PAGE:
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Four Texas ECE Students Win Prestigious NSF Graduate Research Fellowships

GRFP Winners

Four students from the Chandra Family Department of Electrical and Computer Engineering were chosen as Fellows of the National Science Foundation's Graduate Research Fellowship Program (GRFP). Isha Chakraborty, Greg Holste, Hannah Lee, and John Ting of were selected for the program which recognizes and supports outstanding graduate students in NSF-supported science, technology, engineering and mathematics disciplines who are pursuing research-based master’s and doctoral degrees at accredited United States institutions.

Two Texas ECE students, Vivian Rogers and Rithvik Ramesh, were also named as Honorable Mention.

The Fellowship includes a three-year annual stipend of $37,000 along with a $12,000 cost of education allowance for tuition and fees (paid to the institution), as well as access to opportunities for professional development available to NSF-supported graduate students. The program dates back more than 70 years, making it the oldest graduate fellowship of its kind, and it has historically funded a little more than 10% of applicants.

Past fellows include former U.S. Secretary of Energy Steven Chu, Google founder Sergey Brin and Freakonomics co-author Steven Levitt.

Since 1952, NSF has funded more than 60,000 Graduate Research Fellowships out of more than 500,000 applicants. Currently, 42 Fellows have gone on to become Nobel laureates, and more than 450 have become members of the National Academy of Sciences. In addition, the Graduate Research Fellowship Program has a high rate of doctorate degree completion, with more than 70 percent of students completing their doctorates within 11 years.

Isha Chakraborty is an undergraduate student who joined Texas ECE in 2019 and will graduate in May. This fall Isha will begin a PhD program in mixed-signal integrated circuit design. Isha's research at Texas ECE was in 2D material fabrication, the integration of novel devices in digital power management circuits, and wireless multimodal neural interface devices. During her time in Texas ECE, Isha has been advised by professors Jean Anne Incorvia, Yaoyao Jia, and Jaydeep Kulkarni.

Greg Holste is a graduate student in Texas ECE who received a BA from Kenyon College in 2020. Greg is supervised by Dr. Atlas Wang. Greg's research centers around healthcare applications of deep learning and computer vision. He is primarily interested in image-based computer-aided diagnosis: how can we develop algorithms to automatically diagnose and treat disease based on imaging modalities like chest radiography and ultrasonography? "I’m privileged to develop these methods alongside clinician-scientists whose expertise guides us toward clinical problems where an automated approach may have the best chance of ultimately improving patient outcomes," said Holste.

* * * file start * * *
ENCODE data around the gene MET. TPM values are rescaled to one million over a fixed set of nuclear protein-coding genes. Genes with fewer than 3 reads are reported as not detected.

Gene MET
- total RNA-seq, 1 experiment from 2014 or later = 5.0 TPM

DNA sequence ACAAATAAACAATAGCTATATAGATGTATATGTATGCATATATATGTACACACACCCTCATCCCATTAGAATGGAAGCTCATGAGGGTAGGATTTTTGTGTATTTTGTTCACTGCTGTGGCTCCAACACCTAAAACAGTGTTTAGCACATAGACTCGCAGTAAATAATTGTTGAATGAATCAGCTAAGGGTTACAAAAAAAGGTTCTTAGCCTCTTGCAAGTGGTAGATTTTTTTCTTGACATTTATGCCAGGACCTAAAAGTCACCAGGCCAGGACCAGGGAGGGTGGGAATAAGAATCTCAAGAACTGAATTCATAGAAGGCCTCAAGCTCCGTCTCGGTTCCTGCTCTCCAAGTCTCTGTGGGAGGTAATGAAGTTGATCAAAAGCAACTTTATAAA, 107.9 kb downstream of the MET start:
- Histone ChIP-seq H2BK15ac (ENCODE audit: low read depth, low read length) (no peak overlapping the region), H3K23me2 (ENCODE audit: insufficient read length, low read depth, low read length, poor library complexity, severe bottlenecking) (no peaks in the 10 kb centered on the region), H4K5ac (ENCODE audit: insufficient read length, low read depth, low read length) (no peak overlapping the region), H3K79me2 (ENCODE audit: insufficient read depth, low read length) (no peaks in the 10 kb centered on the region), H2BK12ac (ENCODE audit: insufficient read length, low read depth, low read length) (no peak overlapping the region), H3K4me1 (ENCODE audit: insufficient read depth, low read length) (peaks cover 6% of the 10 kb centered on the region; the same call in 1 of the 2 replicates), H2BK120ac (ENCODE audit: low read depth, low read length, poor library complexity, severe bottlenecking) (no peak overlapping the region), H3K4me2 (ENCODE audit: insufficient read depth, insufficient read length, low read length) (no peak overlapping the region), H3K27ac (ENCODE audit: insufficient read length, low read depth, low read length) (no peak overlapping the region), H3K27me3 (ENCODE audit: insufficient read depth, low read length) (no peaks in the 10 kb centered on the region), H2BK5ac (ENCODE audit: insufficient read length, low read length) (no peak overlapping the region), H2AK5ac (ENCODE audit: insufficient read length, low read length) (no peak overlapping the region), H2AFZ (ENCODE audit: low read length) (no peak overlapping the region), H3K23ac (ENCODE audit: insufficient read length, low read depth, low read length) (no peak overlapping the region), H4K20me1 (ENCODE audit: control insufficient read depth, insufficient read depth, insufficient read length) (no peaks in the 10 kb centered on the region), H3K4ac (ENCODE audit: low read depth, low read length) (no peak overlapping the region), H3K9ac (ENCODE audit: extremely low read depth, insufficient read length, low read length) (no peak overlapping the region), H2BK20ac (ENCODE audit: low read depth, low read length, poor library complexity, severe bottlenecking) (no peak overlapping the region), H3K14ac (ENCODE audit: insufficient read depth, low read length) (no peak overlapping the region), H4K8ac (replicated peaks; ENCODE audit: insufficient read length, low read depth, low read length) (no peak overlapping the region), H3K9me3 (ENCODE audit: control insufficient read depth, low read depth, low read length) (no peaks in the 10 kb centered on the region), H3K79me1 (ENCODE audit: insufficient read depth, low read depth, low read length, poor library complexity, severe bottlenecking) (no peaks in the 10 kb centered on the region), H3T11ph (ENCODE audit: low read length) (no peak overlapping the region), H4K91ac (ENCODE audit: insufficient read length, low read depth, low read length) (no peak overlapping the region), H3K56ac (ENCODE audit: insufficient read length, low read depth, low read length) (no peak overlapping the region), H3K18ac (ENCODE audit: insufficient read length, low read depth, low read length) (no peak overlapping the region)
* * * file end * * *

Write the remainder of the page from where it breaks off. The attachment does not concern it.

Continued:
Hannah Lee is an undergraduate student who joined Texas ECE in 2019. This fall Hannah will begin pursuing a PhD degree at Stanford University. Hannah hopes to pursue research in the intersection of electrical engineering and neuroscience, with the hope of better understanding how the brain works and translating this into interventions that can help people with neurological disorders. While at Texas ECE, Hannah has pursued research on (1) evaluating and optimizing the use of electrical impedance tomography on computational head models to rapidly diagnose stroke, (2) developing a rapid skin cancer diagnostic tool using electrical impedance tomography and graphene tattoos, (3) creating a EEG source localization pipeline to predict likely sources of activity in the brain, (4) testing the impact of applying non-invasive stimulation to the brain on particular cognitive features, and (5) developing a multimodal brain imaging method that measures brain activity using both EEG and microwave imaging. She has worked with professors José del R Millán and Emily Porter.

John Ting is a graduate student in Dr. Jean Anne Incorvia's INC Lab. John received his BSEE from the University of Maryland and joined Texas ECE in 2022. His research is focused designing better materials for spin-based memory systems and on-chip inductors. 

Rithvik Ramesh is a current master’s student in the Texas ECE BS/MS Integrated program and will earn the BSEE and the MSE in ECE in spring 2023.

Vivian Rogers is a current master’s student in the Texas ECE BS/MS Integrated program and will earn the BSECE and the MSE in ECE in a future semester.